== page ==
• First, they focus exclusively on attacking the president while counting on scandal to destroy their opponents.

• Second, Democrats continue to rely on identity politics: trying to rally minorities, women and gays with a sense of victimhood, while demonizing white males. But identity politics doesn’t work: in November, Trump got slightly more votes than Romney among blacks and Latinos, while Clinton failed among her fellow white women—losing that group to Trump by 9 points.

The practice of running strictly negative campaigns and dividing voters into warring demographic groups will lead Democrats to more defeats in the years ahead.

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David Davenport: There Is A Trump Doctrine: America First

Compromise

For journalists and academics searching to find a Trump Doctrine in foreign policy, it’s right in front of you. It’s called: America First.

And what it means is putting America’s national interest in the center of our foreign policy decision-making. It’s not the George W. Bush exporting democracy philosophy, it’s not the Barack Obama “lead from behind” approach. Instead, it’s a realist’s foreign policy: simply pursue America’s interests in each situation.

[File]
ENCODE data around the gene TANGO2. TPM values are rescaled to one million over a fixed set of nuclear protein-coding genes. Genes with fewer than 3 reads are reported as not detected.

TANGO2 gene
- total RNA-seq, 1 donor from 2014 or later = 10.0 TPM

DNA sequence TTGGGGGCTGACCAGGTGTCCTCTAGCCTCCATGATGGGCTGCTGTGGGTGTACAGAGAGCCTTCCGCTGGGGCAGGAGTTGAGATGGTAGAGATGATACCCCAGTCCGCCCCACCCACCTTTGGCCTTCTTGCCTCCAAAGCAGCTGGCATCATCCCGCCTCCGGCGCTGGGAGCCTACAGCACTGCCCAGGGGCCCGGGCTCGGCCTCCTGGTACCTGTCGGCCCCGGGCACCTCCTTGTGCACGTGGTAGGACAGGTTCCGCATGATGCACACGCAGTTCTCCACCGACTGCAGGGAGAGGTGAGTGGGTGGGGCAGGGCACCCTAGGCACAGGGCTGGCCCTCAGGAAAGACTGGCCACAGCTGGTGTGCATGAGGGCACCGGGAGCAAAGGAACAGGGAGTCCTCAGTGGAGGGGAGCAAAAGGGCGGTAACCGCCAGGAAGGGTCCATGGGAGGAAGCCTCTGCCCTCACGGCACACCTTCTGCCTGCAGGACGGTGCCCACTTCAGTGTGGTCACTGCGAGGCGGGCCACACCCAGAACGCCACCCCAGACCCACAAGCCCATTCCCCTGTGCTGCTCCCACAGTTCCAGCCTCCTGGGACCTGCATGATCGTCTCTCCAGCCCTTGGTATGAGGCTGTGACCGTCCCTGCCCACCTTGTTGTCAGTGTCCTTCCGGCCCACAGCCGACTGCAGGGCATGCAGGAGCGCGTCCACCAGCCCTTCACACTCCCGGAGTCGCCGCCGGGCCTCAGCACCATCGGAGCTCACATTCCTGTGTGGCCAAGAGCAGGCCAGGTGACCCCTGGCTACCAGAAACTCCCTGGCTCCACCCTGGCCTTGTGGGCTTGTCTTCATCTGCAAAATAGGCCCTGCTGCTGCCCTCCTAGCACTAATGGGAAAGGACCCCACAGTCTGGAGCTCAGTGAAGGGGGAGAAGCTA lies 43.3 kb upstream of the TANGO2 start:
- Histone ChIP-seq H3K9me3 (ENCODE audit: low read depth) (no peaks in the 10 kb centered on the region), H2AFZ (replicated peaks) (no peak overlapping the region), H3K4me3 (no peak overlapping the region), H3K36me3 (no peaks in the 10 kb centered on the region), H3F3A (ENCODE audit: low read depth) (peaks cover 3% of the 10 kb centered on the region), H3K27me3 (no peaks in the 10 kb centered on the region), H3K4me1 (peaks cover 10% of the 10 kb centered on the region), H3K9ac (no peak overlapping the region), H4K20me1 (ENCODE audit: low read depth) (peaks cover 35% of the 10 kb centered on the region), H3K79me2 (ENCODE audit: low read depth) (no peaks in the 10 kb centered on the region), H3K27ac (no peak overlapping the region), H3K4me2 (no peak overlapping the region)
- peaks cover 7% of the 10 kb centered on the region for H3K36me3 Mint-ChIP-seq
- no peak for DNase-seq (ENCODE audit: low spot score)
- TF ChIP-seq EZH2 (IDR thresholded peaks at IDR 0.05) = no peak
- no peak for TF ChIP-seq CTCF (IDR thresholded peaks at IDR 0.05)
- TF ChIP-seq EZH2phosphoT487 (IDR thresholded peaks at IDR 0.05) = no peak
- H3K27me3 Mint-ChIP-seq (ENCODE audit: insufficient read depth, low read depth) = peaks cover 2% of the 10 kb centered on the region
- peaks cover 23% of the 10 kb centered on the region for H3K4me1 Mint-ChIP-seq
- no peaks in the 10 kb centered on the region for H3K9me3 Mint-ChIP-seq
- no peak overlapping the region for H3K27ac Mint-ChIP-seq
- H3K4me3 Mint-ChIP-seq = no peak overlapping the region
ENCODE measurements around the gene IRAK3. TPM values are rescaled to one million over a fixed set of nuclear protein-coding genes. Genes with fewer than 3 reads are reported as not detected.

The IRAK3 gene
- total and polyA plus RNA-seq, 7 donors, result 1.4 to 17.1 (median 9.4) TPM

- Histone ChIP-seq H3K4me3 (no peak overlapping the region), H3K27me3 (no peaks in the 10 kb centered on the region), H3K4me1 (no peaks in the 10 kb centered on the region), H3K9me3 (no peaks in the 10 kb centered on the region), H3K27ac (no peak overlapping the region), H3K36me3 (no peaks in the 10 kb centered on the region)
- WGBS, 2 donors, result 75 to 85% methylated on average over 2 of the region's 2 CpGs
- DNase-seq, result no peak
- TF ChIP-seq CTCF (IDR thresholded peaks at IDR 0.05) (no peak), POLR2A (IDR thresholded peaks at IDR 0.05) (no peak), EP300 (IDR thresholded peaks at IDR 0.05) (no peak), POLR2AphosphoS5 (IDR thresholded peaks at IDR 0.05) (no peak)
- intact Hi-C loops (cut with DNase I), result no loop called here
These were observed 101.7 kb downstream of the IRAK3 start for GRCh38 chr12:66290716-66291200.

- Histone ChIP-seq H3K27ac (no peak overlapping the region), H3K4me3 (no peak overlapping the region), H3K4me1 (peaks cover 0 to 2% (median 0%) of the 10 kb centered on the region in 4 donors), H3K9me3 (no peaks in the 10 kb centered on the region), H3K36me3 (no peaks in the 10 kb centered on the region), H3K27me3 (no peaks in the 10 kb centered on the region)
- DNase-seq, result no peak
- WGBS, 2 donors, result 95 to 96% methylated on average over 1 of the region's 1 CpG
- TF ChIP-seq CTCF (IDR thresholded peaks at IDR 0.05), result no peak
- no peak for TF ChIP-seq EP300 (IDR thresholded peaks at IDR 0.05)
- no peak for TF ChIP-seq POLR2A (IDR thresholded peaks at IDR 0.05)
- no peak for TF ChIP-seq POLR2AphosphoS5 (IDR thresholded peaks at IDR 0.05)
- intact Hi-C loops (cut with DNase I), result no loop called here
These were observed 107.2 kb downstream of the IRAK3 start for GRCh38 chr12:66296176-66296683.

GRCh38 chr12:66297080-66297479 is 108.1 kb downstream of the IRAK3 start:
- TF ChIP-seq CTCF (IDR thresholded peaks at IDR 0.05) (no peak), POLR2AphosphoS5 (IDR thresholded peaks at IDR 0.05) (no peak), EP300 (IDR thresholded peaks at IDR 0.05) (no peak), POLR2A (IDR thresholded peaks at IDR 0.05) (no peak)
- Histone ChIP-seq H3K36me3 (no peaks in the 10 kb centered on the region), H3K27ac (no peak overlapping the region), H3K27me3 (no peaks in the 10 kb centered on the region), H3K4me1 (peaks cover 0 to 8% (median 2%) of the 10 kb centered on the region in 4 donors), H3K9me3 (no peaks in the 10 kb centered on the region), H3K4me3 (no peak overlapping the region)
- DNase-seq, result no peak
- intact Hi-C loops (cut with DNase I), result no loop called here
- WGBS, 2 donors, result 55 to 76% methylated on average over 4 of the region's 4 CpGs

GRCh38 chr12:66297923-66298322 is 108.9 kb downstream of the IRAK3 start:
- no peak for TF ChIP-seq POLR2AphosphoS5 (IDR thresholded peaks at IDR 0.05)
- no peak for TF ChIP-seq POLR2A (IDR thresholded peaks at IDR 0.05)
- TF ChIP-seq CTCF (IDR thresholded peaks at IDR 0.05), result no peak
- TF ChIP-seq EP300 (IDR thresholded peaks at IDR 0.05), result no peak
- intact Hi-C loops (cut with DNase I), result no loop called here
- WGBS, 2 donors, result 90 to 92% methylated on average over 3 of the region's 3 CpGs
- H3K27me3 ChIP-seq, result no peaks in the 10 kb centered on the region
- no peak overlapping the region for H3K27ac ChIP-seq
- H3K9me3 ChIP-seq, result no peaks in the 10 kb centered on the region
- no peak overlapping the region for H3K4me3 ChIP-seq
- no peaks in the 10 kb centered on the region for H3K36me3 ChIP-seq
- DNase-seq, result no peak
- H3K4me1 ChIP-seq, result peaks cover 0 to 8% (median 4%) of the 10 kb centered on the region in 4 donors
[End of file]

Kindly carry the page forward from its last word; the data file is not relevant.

Stopping the use of chemical weapons in Syria; renouncing trade agreements such as the Trans Pacific Partnership; restricting immigration from certain countries—these are all thought by Trump to be in America’s national interest.

You may agree with him or not on how he defines our national interest. But, in the face of terrorism and threats from small unstable states and non-state actors, it strikes me as suitable to respond rather than philosophize.

America First. That’s the Trump Doctrine.

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Michael Medved: France and the Collapse of the Left

Opioid

French voters won’t pick a new president until May 7th, but the first round of balloting highlights an important international trend, the dramatic decline of the left:

•    The candidate of the ruling Socialists finished a pathetic fifth in France, not coming close to the run-off.

•    In the most powerful South American countries, Brazil and Argentina, leftists are out of office and face criminal prosecution, while the Socialist government in Venezuela teeters on the edge of collapse.

•    In Germany, India, Israel, the Netherlands and many other nations, the left is divided and defeated, while U.S. Democrats have lost the Senate, House and presidency, holding power in barely a third of state governments.